gdc 2018

The Sinking City

Exploring A Lovecraftian Open World
by Matt Bertz on Mar 27, 2018 at 03:38 PM
Publisher: Bigben Interactive
Developer: Frogwares
Release: TBA
Rating: Rating Pending
Platform: PC, PlayStation 4, Xbox One

Lovecraftian lore is going through a revival in video games, with several recent and upcoming titles like The Darkest Dungeon, Sunless Sea, and Call of Cthulhu using the horror literature as a jumping off point for their story and settings. Bigben Interactive and Sherlock Holmes developer Frogwares have another title to add to the mix with The Sinking City. Whereas many other games integrate elements of Lovecraftian fiction like antiquated language, reclusive and detached heroes, xenophobia, and that narrow gap between sanity and insanity, Frogwares looks to be wrapping all of these into one faithful package that uses Lovecraft's oeuvre as canon.

Set in the fictional Massachusetts town of Oakmont during the 1920s, The Sinking City follows the journey of a private investigator drawn to the city by its strange predicament. A half-year ago, the city suddenly flooded for no good reason, rendering the city nonfunctional, and ominous monoliths rose from the waters. But rather than evacuating, the Oakmont denizens seem perfectly content living in their newfound water world. Even stranger, others seem to be drawn to the city as well. 

The Sinking City leverages the investigative chops Frogwares developed over its past several Sherlock Holmes games, but expands beyond the studio's comfort zone with an open-world environment. Your wily P.I., Mr. Reed, can visit any of the seven city districts at any time, many of which will require him to hop on a boat to navigate the flooded streets. The Sinking City has minimal hand-holding, opting for a clean screen rather than inundating the player with minimaps and waypoints. It gives the game a cinematic flair and lets you take in the foreboding atmosphere of the city. 

The game is divided between the main narrative and several short-story style side quests. Frogwares wants the entire experience to be driven by storytelling and investigation, so Frogwares isn't injecting mission-padding fluff like fetch quests. However, scavengers will be able to find collectibles throughout the environments.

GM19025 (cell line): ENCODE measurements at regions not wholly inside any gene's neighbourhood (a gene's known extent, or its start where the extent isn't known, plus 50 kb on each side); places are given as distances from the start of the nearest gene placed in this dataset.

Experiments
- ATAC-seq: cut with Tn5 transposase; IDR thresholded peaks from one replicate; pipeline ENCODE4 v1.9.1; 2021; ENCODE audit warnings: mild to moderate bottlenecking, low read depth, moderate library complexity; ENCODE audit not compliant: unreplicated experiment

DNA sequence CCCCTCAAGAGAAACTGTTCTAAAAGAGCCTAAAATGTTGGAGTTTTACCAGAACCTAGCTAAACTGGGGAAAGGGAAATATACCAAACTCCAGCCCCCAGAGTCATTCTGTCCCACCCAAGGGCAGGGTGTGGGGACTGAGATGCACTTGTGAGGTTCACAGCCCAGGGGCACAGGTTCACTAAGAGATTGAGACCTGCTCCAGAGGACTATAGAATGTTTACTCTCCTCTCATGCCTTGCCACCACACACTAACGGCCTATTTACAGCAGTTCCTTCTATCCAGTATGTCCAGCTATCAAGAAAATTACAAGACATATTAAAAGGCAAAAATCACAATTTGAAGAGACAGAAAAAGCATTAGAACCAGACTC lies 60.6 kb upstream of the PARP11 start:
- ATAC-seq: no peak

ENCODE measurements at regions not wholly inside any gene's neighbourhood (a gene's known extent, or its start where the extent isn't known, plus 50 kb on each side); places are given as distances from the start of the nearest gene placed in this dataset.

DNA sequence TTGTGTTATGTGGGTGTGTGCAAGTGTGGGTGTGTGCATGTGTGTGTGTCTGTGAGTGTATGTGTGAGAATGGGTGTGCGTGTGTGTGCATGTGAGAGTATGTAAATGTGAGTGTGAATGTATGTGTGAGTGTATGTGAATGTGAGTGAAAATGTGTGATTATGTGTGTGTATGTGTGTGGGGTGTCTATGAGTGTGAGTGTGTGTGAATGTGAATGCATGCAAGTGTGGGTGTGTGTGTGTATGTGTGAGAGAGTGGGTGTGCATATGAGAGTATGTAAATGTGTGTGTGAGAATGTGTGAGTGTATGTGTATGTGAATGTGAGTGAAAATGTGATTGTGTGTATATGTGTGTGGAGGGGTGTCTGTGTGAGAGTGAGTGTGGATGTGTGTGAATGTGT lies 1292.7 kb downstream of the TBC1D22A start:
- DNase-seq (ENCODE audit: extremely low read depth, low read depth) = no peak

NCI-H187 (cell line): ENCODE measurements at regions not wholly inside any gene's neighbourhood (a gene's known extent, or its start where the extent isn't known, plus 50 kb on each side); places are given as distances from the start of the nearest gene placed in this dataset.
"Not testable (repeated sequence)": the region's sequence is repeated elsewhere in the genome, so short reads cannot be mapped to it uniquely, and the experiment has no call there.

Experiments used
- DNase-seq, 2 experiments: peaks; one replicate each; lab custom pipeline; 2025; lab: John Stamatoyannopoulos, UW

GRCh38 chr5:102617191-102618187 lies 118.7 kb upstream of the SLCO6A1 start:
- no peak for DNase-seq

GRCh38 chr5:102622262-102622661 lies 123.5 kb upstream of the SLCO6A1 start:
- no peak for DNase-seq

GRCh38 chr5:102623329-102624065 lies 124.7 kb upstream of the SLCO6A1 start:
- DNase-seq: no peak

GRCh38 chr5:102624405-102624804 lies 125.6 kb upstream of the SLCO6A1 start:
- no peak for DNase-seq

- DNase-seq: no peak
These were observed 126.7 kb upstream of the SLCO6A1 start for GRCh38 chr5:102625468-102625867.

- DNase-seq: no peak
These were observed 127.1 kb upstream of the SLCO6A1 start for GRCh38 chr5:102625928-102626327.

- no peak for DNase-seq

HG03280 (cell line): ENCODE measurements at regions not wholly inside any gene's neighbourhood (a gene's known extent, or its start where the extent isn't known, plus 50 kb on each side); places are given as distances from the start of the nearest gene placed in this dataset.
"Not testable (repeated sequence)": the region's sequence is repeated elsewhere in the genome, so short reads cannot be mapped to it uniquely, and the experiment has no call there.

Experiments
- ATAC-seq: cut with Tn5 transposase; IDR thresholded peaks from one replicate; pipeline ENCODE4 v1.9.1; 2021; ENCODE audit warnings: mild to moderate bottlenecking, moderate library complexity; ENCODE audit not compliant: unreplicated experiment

During a GDC demo, I got to see one of these side quests in action. Our gumshoe finds himself chatting with a woman whose husband, Harry Evans, has gone missing. The dialogue options allow him to try to get some actionable intelligence from the woman, and he discovers he has a cabin near Salvation Harbor. Before the conversation ends, I'm presented with a moral choice – do I take her offer of an engagement ring for my work, or say I'll do it for free? Not wanting to rob the lady of her heirlooms, I tell her not to worry about reimbursement. Before leaving her apartment, I rudely rummage through her drawers and find some ammunition for my pistol. 

Walking downstairs, Reed walks into a bar filled with some strange looking blokes who, judging by the markings on their necks, appear to be hybrids. In Lovecraftian lore, hybrids are beings who have both human DNA and that of The Deep Ones. The bartender we chat up is one of these with the "Innsmouth Look." I ask him if he knows Harry Evans, and he asks who I am. I can push back rudely, which could make him less willing to cooperate, or be cordial. Throughout the game, players will be presented with minor moral choices like this that define their experience.